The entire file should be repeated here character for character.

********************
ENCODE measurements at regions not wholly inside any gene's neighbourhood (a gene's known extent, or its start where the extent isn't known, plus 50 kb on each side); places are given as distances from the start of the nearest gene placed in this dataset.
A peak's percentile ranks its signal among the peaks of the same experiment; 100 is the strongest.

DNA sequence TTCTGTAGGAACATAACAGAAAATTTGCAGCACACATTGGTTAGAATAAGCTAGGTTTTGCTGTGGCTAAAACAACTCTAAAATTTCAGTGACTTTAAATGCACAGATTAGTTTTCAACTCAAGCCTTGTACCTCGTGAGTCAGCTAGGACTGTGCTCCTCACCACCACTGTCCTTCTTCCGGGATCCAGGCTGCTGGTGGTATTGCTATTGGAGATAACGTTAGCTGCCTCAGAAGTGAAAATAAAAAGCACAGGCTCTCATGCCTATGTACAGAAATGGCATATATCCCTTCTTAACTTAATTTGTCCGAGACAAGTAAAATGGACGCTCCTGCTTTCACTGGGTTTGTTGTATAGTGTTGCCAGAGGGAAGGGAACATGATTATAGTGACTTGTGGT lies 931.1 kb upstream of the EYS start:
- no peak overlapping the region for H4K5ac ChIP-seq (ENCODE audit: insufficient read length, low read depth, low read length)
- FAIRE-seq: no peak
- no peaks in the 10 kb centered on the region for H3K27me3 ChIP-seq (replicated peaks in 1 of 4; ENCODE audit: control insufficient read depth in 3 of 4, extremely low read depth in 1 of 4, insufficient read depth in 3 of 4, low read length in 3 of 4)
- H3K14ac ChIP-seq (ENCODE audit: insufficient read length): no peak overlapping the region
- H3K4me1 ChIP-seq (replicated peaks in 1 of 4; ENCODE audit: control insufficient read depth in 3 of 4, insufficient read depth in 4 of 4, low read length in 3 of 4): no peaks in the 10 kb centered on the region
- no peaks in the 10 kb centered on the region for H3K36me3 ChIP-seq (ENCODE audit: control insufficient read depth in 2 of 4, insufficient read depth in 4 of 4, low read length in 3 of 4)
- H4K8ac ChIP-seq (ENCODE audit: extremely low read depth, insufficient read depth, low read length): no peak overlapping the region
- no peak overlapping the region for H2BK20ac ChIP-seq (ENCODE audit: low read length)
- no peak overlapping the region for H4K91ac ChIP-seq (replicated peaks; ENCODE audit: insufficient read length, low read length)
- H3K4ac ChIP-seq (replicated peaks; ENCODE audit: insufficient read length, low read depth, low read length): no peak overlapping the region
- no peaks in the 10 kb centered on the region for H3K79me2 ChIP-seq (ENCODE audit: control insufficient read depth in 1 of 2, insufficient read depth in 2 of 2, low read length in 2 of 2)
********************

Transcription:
ENCODE measurements at regions not wholly inside any gene's neighbourhood (a gene's known extent, or its start where the extent isn't known, plus 50 kb on each side); places are given as distances from the start of the nearest gene placed in this dataset.
A peak's percentile ranks its signal among the peaks of the same experiment; 100 is the strongest.

DNA sequence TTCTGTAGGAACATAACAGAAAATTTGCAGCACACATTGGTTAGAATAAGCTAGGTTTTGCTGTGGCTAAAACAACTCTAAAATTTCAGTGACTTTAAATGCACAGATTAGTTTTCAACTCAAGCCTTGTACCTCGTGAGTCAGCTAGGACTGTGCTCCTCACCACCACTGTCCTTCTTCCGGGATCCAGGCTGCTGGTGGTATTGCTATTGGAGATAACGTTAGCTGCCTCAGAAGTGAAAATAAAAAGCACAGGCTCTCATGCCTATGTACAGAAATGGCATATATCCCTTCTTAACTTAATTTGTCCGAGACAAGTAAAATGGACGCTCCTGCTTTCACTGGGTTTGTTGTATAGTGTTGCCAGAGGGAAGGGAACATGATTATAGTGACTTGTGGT lies 931.1 kb upstream of the EYS start:
- no peak overlapping the region for H4K5ac ChIP-seq (ENCODE audit: insufficient read length, low read depth, low read length)
- FAIRE-seq: no peak
- no peaks in the 10 kb centered on the region for H3K27me3 ChIP-seq (replicated peaks in 1 of 4; ENCODE audit: control insufficient read depth in 3 of 4, extremely low read depth in 1 of 4, insufficient read depth in 3 of 4, low read length in 3 of 4)
- H3K14ac ChIP-seq (ENCODE audit: insufficient read length): no peak overlapping the region
- H3K4me1 ChIP-seq (replicated peaks in 1 of 4; ENCODE audit: control insufficient read depth in 3 of 4, insufficient read depth in 4 of 4, low read length in 3 of 4): no peaks in the 10 kb centered on the region
- no peaks in the 10 kb centered on the region for H3K36me3 ChIP-seq (ENCODE audit: control insufficient read depth in 2 of 4, insufficient read depth in 4 of 4, low read length in 3 of 4)
- H4K8ac ChIP-seq (ENCODE audit: extremely low read depth, insufficient read depth, low read length): no peak overlapping the region
- no peak overlapping the region for H2BK20ac ChIP-seq (ENCODE audit: low read length)
- no peak overlapping the region for H4K91ac ChIP-seq (replicated peaks; ENCODE audit: insufficient read length, low read length)
- H3K4ac ChIP-seq (replicated peaks; ENCODE audit: insufficient read length, low read depth, low read length): no peak overlapping the region
- no peaks in the 10 kb centered on the region for H3K79me2 ChIP-seq (ENCODE audit: control insufficient read depth in 1 of 2, insufficient read depth in 2 of 2, low read length in 2 of 2)